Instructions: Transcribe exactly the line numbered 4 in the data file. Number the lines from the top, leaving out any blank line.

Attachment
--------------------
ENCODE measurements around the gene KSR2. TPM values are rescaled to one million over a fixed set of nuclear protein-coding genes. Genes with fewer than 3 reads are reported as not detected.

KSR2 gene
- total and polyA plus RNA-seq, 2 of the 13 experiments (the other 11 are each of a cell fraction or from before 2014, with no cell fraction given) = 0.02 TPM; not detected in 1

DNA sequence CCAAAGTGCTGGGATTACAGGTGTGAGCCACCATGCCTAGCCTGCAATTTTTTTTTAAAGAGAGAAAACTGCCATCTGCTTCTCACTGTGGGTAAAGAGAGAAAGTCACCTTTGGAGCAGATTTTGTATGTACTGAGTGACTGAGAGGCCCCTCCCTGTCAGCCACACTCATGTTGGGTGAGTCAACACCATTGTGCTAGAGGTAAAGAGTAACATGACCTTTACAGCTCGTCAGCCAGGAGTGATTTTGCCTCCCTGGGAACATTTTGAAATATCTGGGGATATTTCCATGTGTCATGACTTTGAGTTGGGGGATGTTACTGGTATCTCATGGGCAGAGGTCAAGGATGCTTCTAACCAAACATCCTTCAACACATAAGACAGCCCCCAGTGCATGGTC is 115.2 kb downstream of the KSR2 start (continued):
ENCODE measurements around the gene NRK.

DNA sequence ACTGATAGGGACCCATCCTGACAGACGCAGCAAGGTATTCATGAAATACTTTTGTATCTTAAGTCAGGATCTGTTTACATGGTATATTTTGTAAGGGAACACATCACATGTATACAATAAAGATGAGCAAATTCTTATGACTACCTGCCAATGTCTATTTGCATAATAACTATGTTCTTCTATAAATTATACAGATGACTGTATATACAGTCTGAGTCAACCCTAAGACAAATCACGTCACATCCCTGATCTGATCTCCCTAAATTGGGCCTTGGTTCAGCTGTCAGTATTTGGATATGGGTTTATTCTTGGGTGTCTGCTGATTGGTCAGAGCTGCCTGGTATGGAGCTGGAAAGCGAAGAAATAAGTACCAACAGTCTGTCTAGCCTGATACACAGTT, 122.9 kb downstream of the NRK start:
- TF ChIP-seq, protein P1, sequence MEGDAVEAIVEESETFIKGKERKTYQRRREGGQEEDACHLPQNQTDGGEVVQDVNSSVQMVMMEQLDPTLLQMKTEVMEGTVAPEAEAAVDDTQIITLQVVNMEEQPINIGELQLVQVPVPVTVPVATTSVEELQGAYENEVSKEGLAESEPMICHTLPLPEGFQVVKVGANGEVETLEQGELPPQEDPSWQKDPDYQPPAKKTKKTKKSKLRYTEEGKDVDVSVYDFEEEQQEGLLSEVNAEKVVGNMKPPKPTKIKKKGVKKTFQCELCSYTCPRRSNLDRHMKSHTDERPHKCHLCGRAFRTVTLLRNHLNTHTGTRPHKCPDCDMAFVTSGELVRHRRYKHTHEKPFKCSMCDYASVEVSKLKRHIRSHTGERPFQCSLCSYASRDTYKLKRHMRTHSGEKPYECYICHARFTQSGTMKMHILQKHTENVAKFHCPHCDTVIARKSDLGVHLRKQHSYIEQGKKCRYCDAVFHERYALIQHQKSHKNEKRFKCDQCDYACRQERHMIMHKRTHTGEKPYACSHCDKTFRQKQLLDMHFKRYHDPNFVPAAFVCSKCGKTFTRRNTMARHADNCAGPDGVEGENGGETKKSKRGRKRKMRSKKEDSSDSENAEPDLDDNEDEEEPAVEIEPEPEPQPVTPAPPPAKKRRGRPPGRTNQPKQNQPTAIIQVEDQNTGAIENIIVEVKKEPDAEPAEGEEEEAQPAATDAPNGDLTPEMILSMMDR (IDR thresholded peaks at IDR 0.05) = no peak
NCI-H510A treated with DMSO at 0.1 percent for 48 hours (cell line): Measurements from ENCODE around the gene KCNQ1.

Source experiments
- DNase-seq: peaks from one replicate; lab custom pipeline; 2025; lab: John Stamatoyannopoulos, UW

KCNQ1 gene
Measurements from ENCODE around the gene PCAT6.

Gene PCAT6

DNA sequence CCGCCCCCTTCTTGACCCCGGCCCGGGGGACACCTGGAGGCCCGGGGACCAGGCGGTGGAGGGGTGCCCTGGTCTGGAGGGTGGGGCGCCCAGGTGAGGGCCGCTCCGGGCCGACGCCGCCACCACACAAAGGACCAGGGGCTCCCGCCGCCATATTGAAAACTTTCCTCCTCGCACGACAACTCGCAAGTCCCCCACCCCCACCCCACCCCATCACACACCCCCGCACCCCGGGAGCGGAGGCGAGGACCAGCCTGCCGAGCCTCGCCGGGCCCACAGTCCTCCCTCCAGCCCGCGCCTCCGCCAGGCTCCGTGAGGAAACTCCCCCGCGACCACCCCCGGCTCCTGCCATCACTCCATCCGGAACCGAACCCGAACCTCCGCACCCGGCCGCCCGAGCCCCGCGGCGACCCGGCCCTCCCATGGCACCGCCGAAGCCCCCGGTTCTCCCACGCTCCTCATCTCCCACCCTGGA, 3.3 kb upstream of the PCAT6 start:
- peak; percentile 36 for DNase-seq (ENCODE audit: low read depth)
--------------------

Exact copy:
DNA sequence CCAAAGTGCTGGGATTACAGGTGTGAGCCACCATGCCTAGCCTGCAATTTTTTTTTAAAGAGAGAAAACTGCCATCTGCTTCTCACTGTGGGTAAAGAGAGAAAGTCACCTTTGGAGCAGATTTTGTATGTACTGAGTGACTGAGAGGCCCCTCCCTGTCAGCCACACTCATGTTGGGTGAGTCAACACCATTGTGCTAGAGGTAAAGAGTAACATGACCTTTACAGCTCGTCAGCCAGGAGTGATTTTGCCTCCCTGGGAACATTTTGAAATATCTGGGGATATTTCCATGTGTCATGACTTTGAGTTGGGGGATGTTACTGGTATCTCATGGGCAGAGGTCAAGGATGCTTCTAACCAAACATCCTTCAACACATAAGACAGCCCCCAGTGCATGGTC is 115.2 kb downstream of the KSR2 start (continued):